Dangers of Emotional Eating

Dangers of Emotional Eating

There a number of unhealthy habits that can develop over time if you are not mindful of your eating habits. One very easy unhealthy habit to fall into is emotional eating. This can go unnoticed because it’s not widely thought of as dangerous compared to other life threatening habits such as illegal drug use, and many can easily find excuses for it like saying they can simply “exercise more later.” How serious is this issue? Can eating habits really be a danger to you? We’ll be exploring some of these that in the following article.

Awareness is Key

Emotional eating usually hits very suddenly out of nowhere and seeks out specific cravings to be filled. Often times these powerful cravings are for sugar and fat filled snacks because of the powerful rush of dopamine that turns on the reward and pleasure centers of the brain after consumption. Eating like this repeatedly eventually overrides the signals of hunger and satiety. Seeking out comfort food and this kind of gratification leads to overeating and morbid obesity. Children can also develop early obesity when they learn this type of self-soothing. Many snack foods (especially candy and baked goods) are marketed to children. Some other snacks are associated with memories of fun times, childhood, or loved ones. Unfortunately, the methods that are used to produce foods of these foods typically contain high levels of salt, sugars, fats, artificial colors and preservative agents.

It is an Unhealthy Way to Cope with Emotions

Emotional eating is often used as a way to avoid dealing with complex or negative emotions. Not every trigger will be the same for each person, but these could include a range of emotions and feelings including anxiety, boredom, loneliness, disgust, sadness, and even joy. The emotional danger is the continued neglect of the real reasons behind these emotions. A feeling of shame or guilt might follow binges. This is especially true when the behavior is hidden from friends or family. Seek professional help, or tell a trusted friend or relative if you feel isolated or lonely and are forming unhealthy eating habits.

There are Health Risks

If a person uses eating as a way to escape or distract their emotions, a vicious cycle can develop. For example, a person who seeks food to cope with stress will create a paradox where weight-related health issues arise like high blood pressure, cardiovascular disease, diabetes and back or joint pain. Beyond the difficulties surrounding obesity,  other health issues such as insomnia, anxiety, malnutrition, digestive problems, menstrual problems, and depression can develop.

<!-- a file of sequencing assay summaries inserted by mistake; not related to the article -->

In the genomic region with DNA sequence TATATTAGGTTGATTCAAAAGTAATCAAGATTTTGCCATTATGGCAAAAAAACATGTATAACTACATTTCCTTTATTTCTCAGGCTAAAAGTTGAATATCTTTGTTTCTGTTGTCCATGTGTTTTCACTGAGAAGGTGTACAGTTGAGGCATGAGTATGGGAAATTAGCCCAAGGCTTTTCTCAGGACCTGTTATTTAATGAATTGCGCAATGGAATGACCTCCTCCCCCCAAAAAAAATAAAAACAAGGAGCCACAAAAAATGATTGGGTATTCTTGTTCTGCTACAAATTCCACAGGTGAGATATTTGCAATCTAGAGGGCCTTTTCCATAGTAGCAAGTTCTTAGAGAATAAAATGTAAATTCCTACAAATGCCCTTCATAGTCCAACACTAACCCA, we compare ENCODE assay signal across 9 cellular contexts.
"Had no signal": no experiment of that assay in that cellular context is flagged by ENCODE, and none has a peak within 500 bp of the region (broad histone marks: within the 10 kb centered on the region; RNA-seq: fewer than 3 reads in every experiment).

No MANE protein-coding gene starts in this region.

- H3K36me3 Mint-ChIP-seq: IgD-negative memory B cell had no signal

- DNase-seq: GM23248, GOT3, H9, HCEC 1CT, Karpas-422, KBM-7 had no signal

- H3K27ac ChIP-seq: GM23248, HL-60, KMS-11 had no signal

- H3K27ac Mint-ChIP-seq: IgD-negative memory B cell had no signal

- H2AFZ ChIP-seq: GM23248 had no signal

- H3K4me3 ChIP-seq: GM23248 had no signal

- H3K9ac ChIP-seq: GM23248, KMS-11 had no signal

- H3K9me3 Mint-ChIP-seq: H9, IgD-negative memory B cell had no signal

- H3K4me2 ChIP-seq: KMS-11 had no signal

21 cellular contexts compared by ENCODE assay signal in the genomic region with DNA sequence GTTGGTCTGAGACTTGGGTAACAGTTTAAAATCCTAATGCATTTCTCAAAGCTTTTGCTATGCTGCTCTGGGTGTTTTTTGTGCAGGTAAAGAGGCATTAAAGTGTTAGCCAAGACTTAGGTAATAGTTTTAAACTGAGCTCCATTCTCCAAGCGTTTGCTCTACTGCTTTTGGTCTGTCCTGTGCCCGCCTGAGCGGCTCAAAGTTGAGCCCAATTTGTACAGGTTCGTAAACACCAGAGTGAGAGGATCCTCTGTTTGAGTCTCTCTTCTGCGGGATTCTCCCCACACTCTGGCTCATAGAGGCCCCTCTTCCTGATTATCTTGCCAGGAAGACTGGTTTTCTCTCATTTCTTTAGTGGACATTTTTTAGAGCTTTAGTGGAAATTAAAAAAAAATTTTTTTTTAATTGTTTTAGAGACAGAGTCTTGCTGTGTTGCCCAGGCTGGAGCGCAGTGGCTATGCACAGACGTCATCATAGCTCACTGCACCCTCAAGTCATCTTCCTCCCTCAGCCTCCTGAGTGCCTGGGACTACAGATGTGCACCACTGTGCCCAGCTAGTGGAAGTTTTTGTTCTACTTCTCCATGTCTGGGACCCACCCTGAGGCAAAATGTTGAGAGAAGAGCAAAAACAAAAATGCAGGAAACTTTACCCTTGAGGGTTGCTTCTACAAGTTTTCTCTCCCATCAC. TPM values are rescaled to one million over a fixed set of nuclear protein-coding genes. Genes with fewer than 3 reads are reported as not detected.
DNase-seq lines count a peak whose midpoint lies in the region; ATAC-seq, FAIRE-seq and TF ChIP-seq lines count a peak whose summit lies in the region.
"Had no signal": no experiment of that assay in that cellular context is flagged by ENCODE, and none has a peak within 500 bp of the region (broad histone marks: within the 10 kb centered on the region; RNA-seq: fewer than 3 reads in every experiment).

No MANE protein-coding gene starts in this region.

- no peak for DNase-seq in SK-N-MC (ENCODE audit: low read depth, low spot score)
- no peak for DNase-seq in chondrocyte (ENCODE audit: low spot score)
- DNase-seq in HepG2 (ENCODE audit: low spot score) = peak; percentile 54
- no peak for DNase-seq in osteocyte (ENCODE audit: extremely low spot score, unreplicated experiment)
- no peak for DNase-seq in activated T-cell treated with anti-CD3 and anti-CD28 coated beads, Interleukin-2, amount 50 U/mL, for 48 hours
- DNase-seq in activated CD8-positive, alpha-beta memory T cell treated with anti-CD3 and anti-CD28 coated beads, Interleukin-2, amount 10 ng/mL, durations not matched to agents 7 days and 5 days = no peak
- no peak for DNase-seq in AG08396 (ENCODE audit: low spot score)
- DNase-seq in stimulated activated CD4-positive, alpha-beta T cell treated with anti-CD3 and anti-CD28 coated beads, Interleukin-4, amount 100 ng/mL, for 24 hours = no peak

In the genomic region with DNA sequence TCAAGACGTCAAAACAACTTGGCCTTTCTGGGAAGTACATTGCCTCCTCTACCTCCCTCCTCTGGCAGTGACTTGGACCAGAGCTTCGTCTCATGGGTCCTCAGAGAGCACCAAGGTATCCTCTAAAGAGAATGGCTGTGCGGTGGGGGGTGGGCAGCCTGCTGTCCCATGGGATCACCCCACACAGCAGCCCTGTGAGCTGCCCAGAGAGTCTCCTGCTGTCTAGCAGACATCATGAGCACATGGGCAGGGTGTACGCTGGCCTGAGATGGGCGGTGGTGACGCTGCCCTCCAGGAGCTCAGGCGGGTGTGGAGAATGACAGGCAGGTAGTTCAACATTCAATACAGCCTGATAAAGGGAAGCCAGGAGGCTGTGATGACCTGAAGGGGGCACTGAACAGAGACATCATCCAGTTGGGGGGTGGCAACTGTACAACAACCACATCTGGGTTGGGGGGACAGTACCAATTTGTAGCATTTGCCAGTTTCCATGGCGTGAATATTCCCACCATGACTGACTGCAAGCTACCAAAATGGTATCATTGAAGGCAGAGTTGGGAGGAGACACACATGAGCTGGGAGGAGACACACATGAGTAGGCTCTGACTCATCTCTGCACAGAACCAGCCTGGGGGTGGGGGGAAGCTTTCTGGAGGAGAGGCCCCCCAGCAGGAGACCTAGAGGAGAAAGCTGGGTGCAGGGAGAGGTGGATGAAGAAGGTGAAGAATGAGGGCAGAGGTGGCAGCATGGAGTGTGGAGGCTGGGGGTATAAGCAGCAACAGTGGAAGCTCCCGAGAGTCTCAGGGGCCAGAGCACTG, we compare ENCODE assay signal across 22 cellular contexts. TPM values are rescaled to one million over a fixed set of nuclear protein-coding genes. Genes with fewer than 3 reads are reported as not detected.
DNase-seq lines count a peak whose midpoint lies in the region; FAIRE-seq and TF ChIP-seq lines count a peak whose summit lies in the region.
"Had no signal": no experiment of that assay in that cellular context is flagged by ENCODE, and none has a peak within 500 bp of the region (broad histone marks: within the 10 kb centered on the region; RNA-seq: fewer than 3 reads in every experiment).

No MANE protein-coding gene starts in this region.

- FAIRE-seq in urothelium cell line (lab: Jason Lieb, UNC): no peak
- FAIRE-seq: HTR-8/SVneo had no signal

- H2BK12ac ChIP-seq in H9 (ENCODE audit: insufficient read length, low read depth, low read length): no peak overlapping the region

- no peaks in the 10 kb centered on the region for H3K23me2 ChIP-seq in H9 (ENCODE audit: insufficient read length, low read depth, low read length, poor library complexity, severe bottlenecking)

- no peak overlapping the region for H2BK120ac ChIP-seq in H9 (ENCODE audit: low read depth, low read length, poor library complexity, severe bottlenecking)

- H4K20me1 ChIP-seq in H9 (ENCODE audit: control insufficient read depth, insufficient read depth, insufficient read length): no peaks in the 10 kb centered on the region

Tips to overcome Emotional Eating

If you are overeating and appear to be experiencing any of these symptoms or health problems, it is never too late to make a new choice. After tapping into your support system, here are a few other ways to get back on track:

  • Keep a food diary – even if you use an online one like https://www.myfitnesspal.com/
  • Tame your stress – be intentional about your stress relieving activities. Find some ideas for creating a stress-free environment here
  • Remove temptation – Don’t have a cupboard full of junk food and do not go grocery shopping until your emotions are in check
  • Have healthy options on hand – When you feel the urge to snack in between meals, have something good and healthy like fruit, nuts, vegetables, or lower calorie versions of your favorite snacks
  • Give yourself a break – Don’t punish or deprive yourself. Even if you make a mistake—forgive yourself and recommit to start fresh again. Learn from your experience and plan to do better. Let your support system know that you are serious about changing it and ask for their assistance when needed.
  • Resources:
    Mood, food and obesity. Frontiers in Psychology. September 1, 2014.
    https://www.ncbi.nlm.nih.gov/pmc/articles/PMC4150387/
  • Mayo Clinic: http://www.mayoclinic.org/healthy-lifestyle/weight-loss/in-depth/weight-loss/art-20047342?pg=2

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